But that’s only part of the truth and there’s something else I really want my daughters to learn that they probably won’t be taught in school.

Life is to be lived along the spiral and not simply the straight line.

When I was at the beach this summer, working on my book, I spent a lot of time watching pelicans. One of the things I love about pelicans is that, often, they fly across the sky in giant spirals, round and round, adjusting the arc of the spiral just enough each time so that they end at the far side of the sky from where they started.

They do this to conserve energy, riding thermals (updrafts of warm air that rise from the ground into the air), so they don’t have to flap their wings as often. They look so content and relaxed up there, circling round and round with very little effort on their part. High in the sky, they look like mythical creatures, as if they’d climbed out of ancient legends of magicians and shamans. Their shape and the way they move holds both mystery and myth.

That’s the path that I have come to believe is the most true way of seeing our lives. We go round and round, coming back each time to nearly the same place we’ve been, but always with enough of a difference to help us progress forward over time.

How many times have you been in this place you’re at right now? Like the seasons, our lives come back again and again to the harvest of Fall, the dormancy of Winter, the rebirth of Spring, and the growth of Summer. And, like the seasons, we live through the long dark spells, the slow sunny days, the rain, the wind, and the snow. We cycle through grief, through growth, through joy, through surrender, and through ease.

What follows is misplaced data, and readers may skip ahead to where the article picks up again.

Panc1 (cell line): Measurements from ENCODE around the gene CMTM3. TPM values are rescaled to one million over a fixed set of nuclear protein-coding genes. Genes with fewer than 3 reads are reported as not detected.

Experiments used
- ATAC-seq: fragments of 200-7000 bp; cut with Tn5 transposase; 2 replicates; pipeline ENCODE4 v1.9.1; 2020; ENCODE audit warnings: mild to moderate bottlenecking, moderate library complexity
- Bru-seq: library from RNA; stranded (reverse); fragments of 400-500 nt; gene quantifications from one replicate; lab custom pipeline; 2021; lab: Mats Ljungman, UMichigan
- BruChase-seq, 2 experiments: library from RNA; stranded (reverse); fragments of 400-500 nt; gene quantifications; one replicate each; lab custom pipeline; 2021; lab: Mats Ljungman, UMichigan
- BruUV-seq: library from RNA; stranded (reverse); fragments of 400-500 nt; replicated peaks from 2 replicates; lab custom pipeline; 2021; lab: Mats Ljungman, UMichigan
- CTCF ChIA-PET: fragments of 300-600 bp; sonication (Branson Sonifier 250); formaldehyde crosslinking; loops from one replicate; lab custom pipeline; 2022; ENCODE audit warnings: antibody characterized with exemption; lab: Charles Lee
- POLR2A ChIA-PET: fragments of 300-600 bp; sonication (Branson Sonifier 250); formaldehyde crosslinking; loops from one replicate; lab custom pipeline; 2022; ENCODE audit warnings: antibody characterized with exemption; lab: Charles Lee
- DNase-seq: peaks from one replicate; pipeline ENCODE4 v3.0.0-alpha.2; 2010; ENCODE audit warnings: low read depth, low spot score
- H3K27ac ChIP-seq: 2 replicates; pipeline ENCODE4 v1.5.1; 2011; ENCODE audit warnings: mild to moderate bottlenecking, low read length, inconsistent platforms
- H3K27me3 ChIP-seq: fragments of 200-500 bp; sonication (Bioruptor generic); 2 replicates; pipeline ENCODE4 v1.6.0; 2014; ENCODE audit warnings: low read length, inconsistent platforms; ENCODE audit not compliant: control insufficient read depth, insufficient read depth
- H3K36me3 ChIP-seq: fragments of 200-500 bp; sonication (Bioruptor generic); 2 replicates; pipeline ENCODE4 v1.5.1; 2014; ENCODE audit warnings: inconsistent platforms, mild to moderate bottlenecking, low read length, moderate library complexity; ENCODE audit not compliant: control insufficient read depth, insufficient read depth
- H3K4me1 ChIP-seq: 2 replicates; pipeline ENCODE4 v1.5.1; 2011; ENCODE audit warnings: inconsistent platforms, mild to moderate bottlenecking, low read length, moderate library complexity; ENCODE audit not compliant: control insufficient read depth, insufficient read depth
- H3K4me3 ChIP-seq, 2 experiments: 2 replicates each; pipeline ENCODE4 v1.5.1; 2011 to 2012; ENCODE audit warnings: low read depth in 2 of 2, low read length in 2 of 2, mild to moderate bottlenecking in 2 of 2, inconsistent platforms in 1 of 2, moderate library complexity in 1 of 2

None of the seasons lasts forever. All of them change us a little before we begin the spiral again.

If you are in a place you feel like you’ve been before – whether it’s another cycle through grief, restlessness, waiting, or fear – don’t despair. You’re simply spiralling through the sky, learning what you need to from this trip around the circle, and moving a little further each time.

If you were traveling up a mountain, you’d be best to take the spiralling path, adjusting to the altitude, not tiring yourself out too quickly. Like the pelicans floating on the thermal air, you conserve your energy by not rushing straight ahead. You also learn more and see more that way. This is the way life is meant to be lived.

Don’t rush through, even though the path might seem hard right now. Take what you need from this time, and let it unfold in the fullness of time.

If you want to take a closer look at your own spiral path, I invite you to join us for the October offering of The Spiral Path: A Woman’s Journey to Herself.

 

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On holding space when there is an imbalance in power or privilege